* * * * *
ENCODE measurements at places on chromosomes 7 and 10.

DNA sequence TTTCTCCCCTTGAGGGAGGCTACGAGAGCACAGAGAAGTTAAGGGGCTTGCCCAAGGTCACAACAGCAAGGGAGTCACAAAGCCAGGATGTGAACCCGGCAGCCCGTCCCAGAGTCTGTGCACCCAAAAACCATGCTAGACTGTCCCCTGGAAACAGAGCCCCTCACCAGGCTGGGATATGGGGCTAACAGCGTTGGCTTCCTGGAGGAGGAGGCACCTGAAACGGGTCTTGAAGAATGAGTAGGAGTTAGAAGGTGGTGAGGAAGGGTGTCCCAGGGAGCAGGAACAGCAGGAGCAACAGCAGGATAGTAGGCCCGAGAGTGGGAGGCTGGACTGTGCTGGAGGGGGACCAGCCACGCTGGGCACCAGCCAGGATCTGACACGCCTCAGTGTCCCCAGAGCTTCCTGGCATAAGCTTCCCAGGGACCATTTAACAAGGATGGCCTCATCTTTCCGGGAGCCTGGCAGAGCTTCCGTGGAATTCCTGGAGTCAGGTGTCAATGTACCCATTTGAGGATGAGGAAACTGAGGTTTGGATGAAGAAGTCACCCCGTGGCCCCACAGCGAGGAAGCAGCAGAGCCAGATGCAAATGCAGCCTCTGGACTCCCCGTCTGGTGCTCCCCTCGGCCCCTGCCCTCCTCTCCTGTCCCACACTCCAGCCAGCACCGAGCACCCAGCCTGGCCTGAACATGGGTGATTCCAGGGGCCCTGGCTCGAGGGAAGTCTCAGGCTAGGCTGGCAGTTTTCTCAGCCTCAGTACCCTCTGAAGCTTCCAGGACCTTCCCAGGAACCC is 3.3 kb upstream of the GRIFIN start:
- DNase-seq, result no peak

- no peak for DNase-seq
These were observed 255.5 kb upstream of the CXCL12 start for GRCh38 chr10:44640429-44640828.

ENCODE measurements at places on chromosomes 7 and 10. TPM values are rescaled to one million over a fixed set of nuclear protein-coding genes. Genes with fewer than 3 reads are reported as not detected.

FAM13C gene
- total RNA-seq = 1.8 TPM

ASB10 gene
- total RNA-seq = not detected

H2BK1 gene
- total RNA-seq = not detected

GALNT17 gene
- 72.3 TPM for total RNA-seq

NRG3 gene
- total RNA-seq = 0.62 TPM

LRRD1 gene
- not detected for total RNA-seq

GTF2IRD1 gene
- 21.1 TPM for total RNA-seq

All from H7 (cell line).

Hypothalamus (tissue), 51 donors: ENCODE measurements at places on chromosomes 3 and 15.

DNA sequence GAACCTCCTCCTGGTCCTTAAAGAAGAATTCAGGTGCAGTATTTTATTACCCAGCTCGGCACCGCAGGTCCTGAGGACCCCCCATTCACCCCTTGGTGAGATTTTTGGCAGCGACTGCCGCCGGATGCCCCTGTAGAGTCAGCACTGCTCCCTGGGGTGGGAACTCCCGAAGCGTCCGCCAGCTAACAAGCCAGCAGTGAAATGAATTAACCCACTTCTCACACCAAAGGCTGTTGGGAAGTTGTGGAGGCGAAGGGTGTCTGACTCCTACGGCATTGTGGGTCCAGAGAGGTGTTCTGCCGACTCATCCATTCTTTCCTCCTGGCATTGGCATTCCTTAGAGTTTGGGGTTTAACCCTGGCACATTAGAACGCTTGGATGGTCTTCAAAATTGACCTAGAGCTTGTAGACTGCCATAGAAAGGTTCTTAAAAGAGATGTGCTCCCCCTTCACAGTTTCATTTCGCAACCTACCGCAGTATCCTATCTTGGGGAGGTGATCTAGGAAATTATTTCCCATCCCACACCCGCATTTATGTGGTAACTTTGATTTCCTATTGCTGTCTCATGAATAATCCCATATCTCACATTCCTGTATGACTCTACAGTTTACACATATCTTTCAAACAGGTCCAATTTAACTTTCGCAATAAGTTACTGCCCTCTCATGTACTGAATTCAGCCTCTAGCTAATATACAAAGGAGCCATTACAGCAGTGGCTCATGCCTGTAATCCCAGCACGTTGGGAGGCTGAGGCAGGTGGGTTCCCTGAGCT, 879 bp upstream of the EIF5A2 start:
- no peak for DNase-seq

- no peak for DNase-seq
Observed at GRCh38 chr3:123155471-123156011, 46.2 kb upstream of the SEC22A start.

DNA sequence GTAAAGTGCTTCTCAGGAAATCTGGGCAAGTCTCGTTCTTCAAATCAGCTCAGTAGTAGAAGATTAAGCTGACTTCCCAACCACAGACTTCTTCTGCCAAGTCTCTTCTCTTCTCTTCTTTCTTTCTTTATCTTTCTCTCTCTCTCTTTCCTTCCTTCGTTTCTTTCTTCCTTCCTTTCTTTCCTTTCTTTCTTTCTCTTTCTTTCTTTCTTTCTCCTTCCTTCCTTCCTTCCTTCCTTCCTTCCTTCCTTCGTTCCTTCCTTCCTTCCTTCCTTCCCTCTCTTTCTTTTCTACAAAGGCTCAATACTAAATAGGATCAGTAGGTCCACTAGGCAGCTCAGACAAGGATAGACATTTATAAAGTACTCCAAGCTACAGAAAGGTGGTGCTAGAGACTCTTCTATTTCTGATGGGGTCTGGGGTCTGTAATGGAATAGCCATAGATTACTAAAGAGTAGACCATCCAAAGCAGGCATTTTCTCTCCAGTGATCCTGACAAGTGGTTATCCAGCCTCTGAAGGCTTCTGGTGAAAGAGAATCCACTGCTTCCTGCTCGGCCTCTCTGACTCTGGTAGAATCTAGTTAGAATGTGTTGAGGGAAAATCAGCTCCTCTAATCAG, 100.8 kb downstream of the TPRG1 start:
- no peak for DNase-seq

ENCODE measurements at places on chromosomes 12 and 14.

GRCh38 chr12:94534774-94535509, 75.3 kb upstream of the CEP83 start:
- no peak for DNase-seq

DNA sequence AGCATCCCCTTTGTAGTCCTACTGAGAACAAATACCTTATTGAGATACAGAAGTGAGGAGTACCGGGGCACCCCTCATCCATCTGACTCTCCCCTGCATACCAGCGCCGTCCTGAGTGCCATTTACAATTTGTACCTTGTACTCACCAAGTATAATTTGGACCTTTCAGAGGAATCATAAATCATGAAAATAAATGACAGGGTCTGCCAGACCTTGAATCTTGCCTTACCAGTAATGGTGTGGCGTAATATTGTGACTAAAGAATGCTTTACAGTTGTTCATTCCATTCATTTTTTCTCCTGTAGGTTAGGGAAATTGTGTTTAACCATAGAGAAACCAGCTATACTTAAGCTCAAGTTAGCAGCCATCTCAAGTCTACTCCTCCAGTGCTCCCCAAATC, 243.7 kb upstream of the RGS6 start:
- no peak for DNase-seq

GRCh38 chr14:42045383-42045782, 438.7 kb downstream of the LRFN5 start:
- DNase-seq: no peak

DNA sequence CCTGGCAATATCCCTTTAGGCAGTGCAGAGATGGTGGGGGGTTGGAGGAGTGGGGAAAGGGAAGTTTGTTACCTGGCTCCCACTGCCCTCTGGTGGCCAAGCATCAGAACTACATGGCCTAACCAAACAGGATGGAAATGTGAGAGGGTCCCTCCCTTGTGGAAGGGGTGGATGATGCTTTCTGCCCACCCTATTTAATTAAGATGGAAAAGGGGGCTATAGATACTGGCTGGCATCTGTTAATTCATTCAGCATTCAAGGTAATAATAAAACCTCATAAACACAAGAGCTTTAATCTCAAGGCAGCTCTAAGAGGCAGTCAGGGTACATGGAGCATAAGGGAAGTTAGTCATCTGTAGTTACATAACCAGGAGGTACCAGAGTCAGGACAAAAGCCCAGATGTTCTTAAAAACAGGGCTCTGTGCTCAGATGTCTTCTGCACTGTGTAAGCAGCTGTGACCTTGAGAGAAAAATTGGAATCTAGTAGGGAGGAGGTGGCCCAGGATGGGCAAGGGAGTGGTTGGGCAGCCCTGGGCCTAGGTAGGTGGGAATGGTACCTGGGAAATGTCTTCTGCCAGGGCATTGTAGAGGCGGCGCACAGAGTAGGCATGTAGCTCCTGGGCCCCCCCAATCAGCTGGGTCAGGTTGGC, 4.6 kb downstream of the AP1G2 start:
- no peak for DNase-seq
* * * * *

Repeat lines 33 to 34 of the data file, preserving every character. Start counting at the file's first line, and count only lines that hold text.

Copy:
- no peak for DNase-seq

GRCh38 chr14:42045383-42045782, 438.7 kb downstream of the LRFN5 start: